ClearWater Market Commentary as of July 7th, 2023

Here is the ClearWater Market Commentary as of July 7th, 2023:

In this issue:
– Performance of Major Indices
– Market Commentary
– Last Week’s Key Economic  Events and Upcoming Events

Performance of Principle Indexes: 

S&P/TSX Composite Index  
5 Day-1.61%
1 Month-0.31%
1 Year4.25%

As of 2023/07/07- Source:

Index PerformancesLast 5 DaysYTD
WTI Crude (Oil)4.30%-8.20%
S&P 500-0.79%13.00%
Shanghai Composite-1.24%3.70%
S&P/TSX Composite-1.61%2.46%
Russell 2000-1.69%5.87%
Dow Jones Industrial-1.74%-0.20%
FTSE 100-2.40%1.37%
Hang Seng Index-2.58%-9.22%
MSCI EAFE-2.60%10.00%
CAC 40-3.16%10.36%

As of 2023/07/07- Source:

Last week’s and next week’s key economic events:

US economy (S&P 500 -0.79%):

  • Stocks closed lower in a generally quiet week, due to the holiday-shortened week and investors awaiting the release of second-quarter earnings reports.
  • Growth stocks held up modestly better than value shares. Tesla, which has a heavy weighting in the Nasdaq Composite and growth indices, provided a boost after reporting better-than-expected sales, as did its smaller electric vehicle rival, Rivian. Conversely, disappointing trial results for AstraZeneca’s new lung cancer drug weighed on the health care sector.
  • The main factor weighing on sentiment during the week appeared to be Wednesday’s release of the minutes from the Federal Reserve’s last policy meeting. The minutes revealed that, while the decision not to raise rates in June was unanimous, some members would have preferred another increase. Expectations that rates would remain “higher for longer” were deepened Thursday, after Dallas Fed President Lorie Logan, one of those who argued for a rate hike in June, told a gathering of the Central Bank Research Association that she anticipated two more rate increases in the remainder of the year. In response, markets began pricing in a roughly 44% chance of two or even three quarter-point hikes by December.
  • That probability fell back to end Friday at around 36%, however, seemingly in response to data indicating a slowdown in the job market. The Labor Department reported that employers added 209,000 nonfarm jobs in June, modestly below expectations and the lowest number since December 2020. The previous two months’ gains were also revised lower by a total of 110,000 jobs. The unemployment rate edged down from 3.7% in May to 3.6% in June. The report also revealed that the number of people employed part time for economic reasons jumped by roughly 11% in June, “partially reflecting an increase in the number of persons whose hours were cut due to slack work or business conditions.”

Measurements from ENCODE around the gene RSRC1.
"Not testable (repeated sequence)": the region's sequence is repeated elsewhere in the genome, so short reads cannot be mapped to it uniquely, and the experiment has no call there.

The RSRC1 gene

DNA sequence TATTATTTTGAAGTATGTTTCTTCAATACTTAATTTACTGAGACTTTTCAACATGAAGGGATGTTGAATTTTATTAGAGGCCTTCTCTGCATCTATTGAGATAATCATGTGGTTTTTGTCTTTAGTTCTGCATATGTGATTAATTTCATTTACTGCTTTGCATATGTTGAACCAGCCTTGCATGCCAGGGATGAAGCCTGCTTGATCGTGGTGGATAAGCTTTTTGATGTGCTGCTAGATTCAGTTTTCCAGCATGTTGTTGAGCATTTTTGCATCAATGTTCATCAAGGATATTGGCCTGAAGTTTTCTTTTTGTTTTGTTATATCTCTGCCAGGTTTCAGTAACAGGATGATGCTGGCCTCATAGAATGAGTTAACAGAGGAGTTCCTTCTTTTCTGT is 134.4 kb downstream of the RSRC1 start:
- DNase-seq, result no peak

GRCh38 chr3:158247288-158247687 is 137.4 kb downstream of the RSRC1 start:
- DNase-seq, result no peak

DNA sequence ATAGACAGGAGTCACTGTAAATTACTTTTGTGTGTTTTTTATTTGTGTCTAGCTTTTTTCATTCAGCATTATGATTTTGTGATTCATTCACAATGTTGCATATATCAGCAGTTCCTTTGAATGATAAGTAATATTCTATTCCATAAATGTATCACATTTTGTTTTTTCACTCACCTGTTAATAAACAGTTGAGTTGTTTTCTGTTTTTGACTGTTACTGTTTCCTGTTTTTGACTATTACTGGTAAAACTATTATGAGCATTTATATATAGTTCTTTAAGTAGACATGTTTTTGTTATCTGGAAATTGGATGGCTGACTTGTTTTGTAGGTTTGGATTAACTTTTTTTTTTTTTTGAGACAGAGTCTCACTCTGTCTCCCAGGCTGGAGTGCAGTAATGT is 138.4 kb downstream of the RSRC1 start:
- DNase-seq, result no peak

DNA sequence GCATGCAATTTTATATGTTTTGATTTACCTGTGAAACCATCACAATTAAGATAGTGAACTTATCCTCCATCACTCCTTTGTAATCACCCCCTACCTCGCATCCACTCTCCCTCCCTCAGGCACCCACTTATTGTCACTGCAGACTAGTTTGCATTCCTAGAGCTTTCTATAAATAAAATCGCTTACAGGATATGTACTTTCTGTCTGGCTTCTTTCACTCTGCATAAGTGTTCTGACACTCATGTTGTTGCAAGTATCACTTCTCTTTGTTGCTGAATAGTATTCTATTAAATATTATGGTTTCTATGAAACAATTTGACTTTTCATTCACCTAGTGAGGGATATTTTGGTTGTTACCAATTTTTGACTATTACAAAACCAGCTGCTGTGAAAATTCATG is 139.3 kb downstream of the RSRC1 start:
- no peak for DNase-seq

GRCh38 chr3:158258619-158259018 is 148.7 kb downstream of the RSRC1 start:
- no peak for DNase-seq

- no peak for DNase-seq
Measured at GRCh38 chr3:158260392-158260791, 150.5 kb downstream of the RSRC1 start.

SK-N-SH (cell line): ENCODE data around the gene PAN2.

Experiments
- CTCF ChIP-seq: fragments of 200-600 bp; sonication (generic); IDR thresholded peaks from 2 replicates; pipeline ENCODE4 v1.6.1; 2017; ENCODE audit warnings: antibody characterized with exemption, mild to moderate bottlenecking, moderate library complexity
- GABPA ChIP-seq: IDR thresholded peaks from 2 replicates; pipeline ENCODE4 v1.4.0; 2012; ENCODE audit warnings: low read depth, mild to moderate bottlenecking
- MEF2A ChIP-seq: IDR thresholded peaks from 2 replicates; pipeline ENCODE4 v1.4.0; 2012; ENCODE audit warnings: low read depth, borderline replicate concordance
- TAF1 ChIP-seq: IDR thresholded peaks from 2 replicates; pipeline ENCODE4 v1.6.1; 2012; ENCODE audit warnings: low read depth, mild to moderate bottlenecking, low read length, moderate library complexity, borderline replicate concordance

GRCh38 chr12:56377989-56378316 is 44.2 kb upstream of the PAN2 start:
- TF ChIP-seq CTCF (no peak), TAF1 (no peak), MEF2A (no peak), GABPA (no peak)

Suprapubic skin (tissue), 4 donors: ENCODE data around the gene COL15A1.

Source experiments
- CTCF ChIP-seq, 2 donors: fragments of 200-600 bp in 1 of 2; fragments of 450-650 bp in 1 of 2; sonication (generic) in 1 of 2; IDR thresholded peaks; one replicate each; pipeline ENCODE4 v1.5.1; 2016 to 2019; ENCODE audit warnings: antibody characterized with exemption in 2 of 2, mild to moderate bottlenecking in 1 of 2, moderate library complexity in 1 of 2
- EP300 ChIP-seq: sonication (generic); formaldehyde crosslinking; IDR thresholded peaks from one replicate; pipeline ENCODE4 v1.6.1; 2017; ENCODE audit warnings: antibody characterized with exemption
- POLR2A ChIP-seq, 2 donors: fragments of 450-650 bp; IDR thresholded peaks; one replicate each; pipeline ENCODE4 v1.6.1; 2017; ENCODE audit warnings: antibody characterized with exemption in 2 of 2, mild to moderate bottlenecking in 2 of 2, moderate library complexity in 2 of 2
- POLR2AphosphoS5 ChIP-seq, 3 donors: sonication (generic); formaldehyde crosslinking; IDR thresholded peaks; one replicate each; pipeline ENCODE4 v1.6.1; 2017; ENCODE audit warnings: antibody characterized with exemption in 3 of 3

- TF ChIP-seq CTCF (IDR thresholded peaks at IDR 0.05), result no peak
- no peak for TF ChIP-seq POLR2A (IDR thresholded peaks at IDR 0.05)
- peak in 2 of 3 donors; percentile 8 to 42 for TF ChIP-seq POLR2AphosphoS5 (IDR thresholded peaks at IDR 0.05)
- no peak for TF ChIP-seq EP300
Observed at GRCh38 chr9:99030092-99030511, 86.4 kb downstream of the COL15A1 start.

• The Institute for Supply Management’s (ISM’s) Manufacturing Purchasing Managers’ Index (PMI), released Monday, seemed to confirm a renewed slowdown in job growth, indicating a contraction in hiring trends in the sector for the first time since March.

Canadian markets (S&P/TSX -1.61%):

  • Canada’s main stock index was down more than 100 points Wednesday amid broad-based weakness, while U.S. stock markets also slumped.
  • It’s been a quiet week to start the quarter as investors await payroll data on Friday and the start to earnings season in the U.S. next week.
  • Minutes from the U.S. central bank’s last meeting showed growing divisions among policymakers, with some pushing for another hike even though the bank ended up pausing.
  • Canadian employment (Jun.) rebounded by 60,000 (versus 20,000 expected), after the prior month’s 17,300 decline. The hourly wage rate for permanent employees decelerated to 3.9% y/y. The participation rate rose to 65.7% from 65.5%. The unemployment rate rose climbed to 5.4% from 5.2%.
  • Canada’s merchandise trade balance (May) flipped to a deficit of $3.44 billion (versus a $1.2 billion surplus expected), from a downwardly revised $0.89 billion surplus in the prior month.
  • Despite what this could mean for demand for oil, the price of crude rose more than three per cent Wednesday due to headlines in the Middle East about some potential supply disruptions out of Iran. That’s alongside production cuts announced earlier this week from Saudi Arabia and Russia which have helped boost the price of oil.
  • The August crude contract was up US$2.00 from Monday at US$71.79 per barrel and the August natural gas contract was down five cents from Monday at US$2.66 per mmBTU.
  • The Canadian dollar traded for 75.34 cents US compared with 75.65 cents US on Tuesday.
  • The August gold contract was down US$2.40 from Monday at US$1,927.10 an ounceand the September copper contract was down three cents from Monday at US$3.77 a pound.

Performance 2023: S&P 600 Sector   

Forward P/E Ratios: S&P 400/500/600 Sectors

European and Asian economies:

• Major stock indexes declined on fears that central banks might need to keep tightening monetary policy. Investors were also disappointed by a lack of specific measures to bolster the Chinese economy despite more pledges of support from government officials.